Only now that it is crashing do we set eyes on the forgotten city of Opa-locka, whose claim to fame is the Arabian Nights theme of Moorish architecture and street names like Ali Baba and Sharazad.
Only now that a city commissioner facing corruption charges has committed suicide, and that the city’s chief financial officer — finally — reveals that Opa-locka can’t pay its bills, are we paying attention to this enclave founded by aviation pioneer Glenn Curtiss and left to disintegrate into a culture of corruption.
Miami-Dade’s throwaway city sits in the shadows of jet-setters who fly into the Opa-locka Executive Airport on private jets for fancy events like Art Basel, or simply to drive fast and furious around Party Paradise, as was infamously the case with teen sensation Justin Bieber.
The singer’s flight out of Opa-locka after his arrest was covered by live camera crews, but the city and its people are seldom the subject of attention in modern times.
Celebrities and moguls fly in and drive away in fancy limos, windows darkened to the city’s reality: 43 percent of its people live in poverty, according to U.S. Census estimates for 2014. They’re 66 percent African-American, and 35 percent Hispanic. It is, by numbers and size — less than five square miles — a hard-scrabble town of 16,640.
Listen to residents and hear profound hopelessness. How can residents not despair, when city leaders, even as they vow to clean up crime, can’t seem to stay away from criminal enterprise themselves?
In the city’s official history page, Mayor Myra L. Taylor gives herself credit for leading “crime prevention, cleaning up the city and maintaining financial stability.”
This official account of the state of the city goes on: “This drive has generated an increased sense of community, pride among Opa-locka residents and a major drop in crime.”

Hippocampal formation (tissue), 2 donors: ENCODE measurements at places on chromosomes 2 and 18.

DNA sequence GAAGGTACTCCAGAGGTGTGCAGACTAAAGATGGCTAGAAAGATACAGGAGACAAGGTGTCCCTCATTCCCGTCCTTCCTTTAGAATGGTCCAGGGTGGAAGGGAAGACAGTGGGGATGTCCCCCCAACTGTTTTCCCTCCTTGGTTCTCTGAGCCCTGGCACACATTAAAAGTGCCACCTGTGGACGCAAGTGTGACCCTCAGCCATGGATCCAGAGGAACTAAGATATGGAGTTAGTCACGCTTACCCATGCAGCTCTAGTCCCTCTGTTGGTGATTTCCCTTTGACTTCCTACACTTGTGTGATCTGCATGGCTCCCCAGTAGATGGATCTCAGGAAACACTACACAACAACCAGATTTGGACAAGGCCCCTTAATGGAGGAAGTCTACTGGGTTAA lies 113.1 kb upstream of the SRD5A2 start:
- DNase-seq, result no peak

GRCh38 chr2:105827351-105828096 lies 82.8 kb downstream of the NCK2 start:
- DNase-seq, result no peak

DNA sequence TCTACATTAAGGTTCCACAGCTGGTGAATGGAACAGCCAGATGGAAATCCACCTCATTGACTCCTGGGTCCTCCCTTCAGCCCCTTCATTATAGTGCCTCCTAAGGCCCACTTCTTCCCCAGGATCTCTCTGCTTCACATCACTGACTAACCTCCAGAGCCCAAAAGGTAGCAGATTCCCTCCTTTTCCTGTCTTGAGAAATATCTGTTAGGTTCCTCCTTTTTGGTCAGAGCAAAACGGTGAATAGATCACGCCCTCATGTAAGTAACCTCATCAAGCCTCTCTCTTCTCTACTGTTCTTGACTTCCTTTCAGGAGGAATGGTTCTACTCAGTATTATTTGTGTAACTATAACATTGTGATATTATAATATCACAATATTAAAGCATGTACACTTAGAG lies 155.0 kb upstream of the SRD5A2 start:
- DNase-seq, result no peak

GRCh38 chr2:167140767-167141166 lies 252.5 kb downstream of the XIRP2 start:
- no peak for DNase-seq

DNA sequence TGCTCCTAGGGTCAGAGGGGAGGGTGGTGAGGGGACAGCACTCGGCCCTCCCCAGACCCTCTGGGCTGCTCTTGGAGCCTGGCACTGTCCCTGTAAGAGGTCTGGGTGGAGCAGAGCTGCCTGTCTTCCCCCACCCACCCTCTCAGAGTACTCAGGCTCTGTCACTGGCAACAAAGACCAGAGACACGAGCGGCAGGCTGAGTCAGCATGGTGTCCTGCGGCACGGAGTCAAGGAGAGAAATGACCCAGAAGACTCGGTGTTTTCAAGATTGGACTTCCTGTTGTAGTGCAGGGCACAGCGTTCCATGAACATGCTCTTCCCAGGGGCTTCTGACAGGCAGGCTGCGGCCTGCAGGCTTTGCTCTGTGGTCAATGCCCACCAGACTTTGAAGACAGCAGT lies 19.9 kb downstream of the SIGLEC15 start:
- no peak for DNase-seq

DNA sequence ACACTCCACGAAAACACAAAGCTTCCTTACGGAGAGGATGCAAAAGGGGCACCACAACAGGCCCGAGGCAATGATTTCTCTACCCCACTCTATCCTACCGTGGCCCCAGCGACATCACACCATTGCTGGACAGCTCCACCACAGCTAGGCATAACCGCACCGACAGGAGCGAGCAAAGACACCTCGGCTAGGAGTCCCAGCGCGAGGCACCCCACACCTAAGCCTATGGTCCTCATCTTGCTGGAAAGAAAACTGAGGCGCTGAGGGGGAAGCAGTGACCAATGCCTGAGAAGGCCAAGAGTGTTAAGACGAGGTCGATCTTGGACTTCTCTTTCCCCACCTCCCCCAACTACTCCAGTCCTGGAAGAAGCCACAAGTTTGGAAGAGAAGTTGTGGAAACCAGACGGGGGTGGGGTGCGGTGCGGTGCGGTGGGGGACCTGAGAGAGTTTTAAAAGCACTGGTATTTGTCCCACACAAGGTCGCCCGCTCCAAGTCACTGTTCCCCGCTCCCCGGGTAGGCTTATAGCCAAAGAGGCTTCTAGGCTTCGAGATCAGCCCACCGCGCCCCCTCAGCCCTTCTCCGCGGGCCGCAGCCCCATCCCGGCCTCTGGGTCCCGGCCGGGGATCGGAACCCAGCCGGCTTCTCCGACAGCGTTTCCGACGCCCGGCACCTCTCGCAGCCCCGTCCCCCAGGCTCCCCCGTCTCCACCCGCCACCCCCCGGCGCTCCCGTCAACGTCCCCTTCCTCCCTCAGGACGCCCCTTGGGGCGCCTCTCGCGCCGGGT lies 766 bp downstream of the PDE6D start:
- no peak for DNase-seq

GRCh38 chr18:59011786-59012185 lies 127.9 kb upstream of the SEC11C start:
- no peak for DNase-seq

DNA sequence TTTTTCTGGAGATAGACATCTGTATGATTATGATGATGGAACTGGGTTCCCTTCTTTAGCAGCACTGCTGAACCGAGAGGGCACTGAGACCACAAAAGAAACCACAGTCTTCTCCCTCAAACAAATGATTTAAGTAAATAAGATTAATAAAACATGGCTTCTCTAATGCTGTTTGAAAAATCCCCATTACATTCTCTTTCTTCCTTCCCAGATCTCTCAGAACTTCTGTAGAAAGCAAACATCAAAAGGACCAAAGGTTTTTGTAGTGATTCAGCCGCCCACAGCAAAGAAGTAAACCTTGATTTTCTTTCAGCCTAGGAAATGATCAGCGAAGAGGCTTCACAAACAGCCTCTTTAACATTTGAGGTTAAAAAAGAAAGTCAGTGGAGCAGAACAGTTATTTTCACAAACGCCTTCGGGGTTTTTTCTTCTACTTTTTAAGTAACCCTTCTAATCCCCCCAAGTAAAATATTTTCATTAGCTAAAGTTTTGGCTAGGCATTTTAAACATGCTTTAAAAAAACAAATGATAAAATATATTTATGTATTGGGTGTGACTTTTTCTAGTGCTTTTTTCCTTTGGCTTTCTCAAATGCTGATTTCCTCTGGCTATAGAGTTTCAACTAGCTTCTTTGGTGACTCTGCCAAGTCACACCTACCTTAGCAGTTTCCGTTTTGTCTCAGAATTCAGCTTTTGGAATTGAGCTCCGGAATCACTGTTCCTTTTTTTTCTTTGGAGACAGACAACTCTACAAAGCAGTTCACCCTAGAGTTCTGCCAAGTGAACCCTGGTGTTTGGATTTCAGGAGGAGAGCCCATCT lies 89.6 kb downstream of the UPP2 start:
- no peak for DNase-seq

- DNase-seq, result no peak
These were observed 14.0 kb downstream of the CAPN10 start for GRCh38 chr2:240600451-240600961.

But the mayor and her husband, Bishop John Taylor, are at the center of a federal investigation into a $150,000 kickback scheme. And Taylor is the same mayor who in 2004 — when Opa-locka had the highest rate of violent crime for any city in the United States, according to FBI figures — was forced out of office on tax-fraud charges. Put on probation, she was reelected in 2010, even as her husband, The Bishop, as he’s known, was charged with illegal campaign activity and kicked out of his church.
Now, amid the far-reaching federal corruption probe, the city is millions in debt and likely facing a takeover by the state.
That Opa-locka City Commissioner Terence Pinder, facing charges stemming from an alleged bribe from a city contractor, chose to ram his car at 100 miles an hour against a tree at the airport seems no coincidence.
We only look when Opa-locka is crashing, like in the early 2000s, when people were being gunned down almost daily at The Triangle, a nine-block neighborhood literally barricaded into a zone marred by drugs and violence, and the city rose to national stature as the most violent in the country.
In a place no one cares enough about, the forces of darkness are free to do their best work. Mismanagement, bribery, a disheartened and disillusioned population, and a young politician who couldn’t break out of a cycle of corruption are the by-products of public neglect.
On that count, we’re all guilty to some extent.